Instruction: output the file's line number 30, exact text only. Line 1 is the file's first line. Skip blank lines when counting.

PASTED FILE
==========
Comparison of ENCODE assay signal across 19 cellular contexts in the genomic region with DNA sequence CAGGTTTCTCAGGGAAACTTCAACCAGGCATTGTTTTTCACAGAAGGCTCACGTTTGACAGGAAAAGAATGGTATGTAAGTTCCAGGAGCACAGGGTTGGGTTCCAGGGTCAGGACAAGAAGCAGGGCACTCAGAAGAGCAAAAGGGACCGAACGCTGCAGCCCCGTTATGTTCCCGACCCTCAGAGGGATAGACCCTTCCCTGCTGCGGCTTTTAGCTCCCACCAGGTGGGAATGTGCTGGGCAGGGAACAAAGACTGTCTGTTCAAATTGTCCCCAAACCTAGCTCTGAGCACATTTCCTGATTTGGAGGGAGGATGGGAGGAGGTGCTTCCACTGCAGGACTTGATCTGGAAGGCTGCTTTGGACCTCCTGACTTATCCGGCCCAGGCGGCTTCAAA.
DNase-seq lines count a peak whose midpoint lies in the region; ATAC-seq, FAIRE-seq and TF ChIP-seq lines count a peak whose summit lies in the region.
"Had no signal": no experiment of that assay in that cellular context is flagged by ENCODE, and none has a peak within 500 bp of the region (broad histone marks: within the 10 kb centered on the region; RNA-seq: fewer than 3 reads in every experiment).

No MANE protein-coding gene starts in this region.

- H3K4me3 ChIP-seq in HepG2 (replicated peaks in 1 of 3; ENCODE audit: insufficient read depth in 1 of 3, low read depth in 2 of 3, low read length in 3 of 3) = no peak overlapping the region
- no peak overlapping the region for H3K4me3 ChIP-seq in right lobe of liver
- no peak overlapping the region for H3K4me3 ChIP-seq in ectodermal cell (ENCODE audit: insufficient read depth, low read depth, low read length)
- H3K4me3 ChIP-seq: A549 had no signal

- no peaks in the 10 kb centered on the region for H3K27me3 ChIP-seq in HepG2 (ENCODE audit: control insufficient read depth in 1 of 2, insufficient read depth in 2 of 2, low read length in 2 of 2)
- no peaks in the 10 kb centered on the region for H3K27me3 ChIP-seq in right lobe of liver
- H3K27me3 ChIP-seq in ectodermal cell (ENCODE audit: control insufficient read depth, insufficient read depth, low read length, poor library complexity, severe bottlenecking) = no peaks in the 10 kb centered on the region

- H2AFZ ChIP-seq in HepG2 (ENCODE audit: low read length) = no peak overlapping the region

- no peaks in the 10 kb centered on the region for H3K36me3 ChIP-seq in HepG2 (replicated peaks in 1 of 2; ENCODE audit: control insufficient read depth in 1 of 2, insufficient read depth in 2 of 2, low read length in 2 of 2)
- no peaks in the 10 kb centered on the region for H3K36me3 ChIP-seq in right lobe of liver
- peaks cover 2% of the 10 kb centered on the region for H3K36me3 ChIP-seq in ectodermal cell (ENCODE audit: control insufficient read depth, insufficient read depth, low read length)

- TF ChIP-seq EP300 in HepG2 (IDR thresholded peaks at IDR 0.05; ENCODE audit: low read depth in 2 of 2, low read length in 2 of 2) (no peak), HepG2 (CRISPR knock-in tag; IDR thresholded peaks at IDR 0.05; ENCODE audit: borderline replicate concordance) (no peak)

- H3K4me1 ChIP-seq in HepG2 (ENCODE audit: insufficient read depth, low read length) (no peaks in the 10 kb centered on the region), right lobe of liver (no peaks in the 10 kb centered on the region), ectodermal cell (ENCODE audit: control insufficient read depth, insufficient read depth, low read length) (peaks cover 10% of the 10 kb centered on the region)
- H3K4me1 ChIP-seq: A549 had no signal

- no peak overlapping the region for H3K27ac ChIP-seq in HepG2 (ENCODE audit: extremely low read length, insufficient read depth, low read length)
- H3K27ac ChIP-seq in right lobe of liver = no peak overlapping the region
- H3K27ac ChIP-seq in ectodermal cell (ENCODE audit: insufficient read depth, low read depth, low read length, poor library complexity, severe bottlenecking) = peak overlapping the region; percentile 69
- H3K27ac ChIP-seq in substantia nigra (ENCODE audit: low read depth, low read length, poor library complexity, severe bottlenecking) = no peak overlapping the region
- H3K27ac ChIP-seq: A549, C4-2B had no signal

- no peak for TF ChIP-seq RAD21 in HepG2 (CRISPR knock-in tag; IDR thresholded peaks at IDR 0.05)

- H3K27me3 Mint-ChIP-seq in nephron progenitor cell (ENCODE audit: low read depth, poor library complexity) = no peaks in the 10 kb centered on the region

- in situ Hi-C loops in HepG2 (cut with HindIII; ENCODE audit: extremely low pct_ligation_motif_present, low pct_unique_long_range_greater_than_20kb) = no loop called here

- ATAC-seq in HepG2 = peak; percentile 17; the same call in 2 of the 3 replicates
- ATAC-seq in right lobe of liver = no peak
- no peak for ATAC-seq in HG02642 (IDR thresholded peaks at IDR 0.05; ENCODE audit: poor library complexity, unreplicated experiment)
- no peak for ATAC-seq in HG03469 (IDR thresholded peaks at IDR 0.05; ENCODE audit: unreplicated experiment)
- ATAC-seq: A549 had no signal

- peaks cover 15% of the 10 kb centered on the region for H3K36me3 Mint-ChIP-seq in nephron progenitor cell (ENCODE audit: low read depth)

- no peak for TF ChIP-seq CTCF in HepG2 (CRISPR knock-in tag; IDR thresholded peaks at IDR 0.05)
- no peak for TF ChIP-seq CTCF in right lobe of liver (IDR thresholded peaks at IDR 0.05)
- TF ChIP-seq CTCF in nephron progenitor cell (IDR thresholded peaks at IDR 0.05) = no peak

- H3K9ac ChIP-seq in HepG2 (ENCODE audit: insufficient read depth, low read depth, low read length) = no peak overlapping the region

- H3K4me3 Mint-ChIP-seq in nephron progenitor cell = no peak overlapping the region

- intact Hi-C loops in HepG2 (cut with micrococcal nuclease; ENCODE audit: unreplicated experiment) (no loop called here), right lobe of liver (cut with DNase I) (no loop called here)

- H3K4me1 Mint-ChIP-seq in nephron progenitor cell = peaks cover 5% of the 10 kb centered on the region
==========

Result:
- no peak for ATAC-seq in HG03469 (IDR thresholded peaks at IDR 0.05; ENCODE audit: unreplicated experiment)